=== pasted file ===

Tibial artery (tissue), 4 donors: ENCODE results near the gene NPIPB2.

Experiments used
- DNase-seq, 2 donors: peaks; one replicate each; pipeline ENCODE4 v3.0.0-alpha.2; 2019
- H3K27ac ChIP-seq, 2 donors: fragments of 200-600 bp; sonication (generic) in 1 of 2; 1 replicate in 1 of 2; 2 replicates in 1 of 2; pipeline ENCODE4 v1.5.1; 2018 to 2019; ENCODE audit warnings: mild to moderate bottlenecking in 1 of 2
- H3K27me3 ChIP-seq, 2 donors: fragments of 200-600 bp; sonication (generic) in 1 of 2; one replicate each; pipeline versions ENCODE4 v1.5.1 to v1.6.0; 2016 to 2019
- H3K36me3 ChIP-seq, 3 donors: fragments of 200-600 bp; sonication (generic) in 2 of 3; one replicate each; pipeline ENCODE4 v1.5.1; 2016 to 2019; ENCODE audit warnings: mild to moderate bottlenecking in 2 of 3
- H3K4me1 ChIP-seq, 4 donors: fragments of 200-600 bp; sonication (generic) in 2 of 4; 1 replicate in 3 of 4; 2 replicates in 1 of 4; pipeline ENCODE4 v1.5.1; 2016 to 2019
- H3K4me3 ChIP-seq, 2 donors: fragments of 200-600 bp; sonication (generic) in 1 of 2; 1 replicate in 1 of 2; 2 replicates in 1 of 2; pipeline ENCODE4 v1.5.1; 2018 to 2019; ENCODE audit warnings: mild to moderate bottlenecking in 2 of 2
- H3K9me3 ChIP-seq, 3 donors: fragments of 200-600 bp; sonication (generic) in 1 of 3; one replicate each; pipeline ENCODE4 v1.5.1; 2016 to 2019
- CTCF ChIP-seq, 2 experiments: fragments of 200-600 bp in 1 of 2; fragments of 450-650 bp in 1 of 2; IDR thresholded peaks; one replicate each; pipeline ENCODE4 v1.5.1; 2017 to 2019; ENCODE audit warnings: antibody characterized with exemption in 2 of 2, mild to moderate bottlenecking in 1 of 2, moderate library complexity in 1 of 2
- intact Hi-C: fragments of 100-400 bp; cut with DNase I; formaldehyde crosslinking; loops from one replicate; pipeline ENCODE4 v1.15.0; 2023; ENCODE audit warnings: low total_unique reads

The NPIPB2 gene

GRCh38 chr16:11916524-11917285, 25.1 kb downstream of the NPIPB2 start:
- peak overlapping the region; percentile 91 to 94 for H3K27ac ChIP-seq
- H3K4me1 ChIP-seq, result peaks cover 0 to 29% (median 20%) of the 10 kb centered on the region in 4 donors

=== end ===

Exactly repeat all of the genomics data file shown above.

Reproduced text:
Tibial artery (tissue), 4 donors: ENCODE results near the gene NPIPB2.

Experiments used
- DNase-seq, 2 donors: peaks; one replicate each; pipeline ENCODE4 v3.0.0-alpha.2; 2019
- H3K27ac ChIP-seq, 2 donors: fragments of 200-600 bp; sonication (generic) in 1 of 2; 1 replicate in 1 of 2; 2 replicates in 1 of 2; pipeline ENCODE4 v1.5.1; 2018 to 2019; ENCODE audit warnings: mild to moderate bottlenecking in 1 of 2
- H3K27me3 ChIP-seq, 2 donors: fragments of 200-600 bp; sonication (generic) in 1 of 2; one replicate each; pipeline versions ENCODE4 v1.5.1 to v1.6.0; 2016 to 2019
- H3K36me3 ChIP-seq, 3 donors: fragments of 200-600 bp; sonication (generic) in 2 of 3; one replicate each; pipeline ENCODE4 v1.5.1; 2016 to 2019; ENCODE audit warnings: mild to moderate bottlenecking in 2 of 3
- H3K4me1 ChIP-seq, 4 donors: fragments of 200-600 bp; sonication (generic) in 2 of 4; 1 replicate in 3 of 4; 2 replicates in 1 of 4; pipeline ENCODE4 v1.5.1; 2016 to 2019
- H3K4me3 ChIP-seq, 2 donors: fragments of 200-600 bp; sonication (generic) in 1 of 2; 1 replicate in 1 of 2; 2 replicates in 1 of 2; pipeline ENCODE4 v1.5.1; 2018 to 2019; ENCODE audit warnings: mild to moderate bottlenecking in 2 of 2
- H3K9me3 ChIP-seq, 3 donors: fragments of 200-600 bp; sonication (generic) in 1 of 3; one replicate each; pipeline ENCODE4 v1.5.1; 2016 to 2019
- CTCF ChIP-seq, 2 experiments: fragments of 200-600 bp in 1 of 2; fragments of 450-650 bp in 1 of 2; IDR thresholded peaks; one replicate each; pipeline ENCODE4 v1.5.1; 2017 to 2019; ENCODE audit warnings: antibody characterized with exemption in 2 of 2, mild to moderate bottlenecking in 1 of 2, moderate library complexity in 1 of 2
- intact Hi-C: fragments of 100-400 bp; cut with DNase I; formaldehyde crosslinking; loops from one replicate; pipeline ENCODE4 v1.15.0; 2023; ENCODE audit warnings: low total_unique reads

The NPIPB2 gene

GRCh38 chr16:11916524-11917285, 25.1 kb downstream of the NPIPB2 start:
- peak overlapping the region; percentile 91 to 94 for H3K27ac ChIP-seq
- H3K4me1 ChIP-seq, result peaks cover 0 to 29% (median 20%) of the 10 kb centered on the region in 4 donors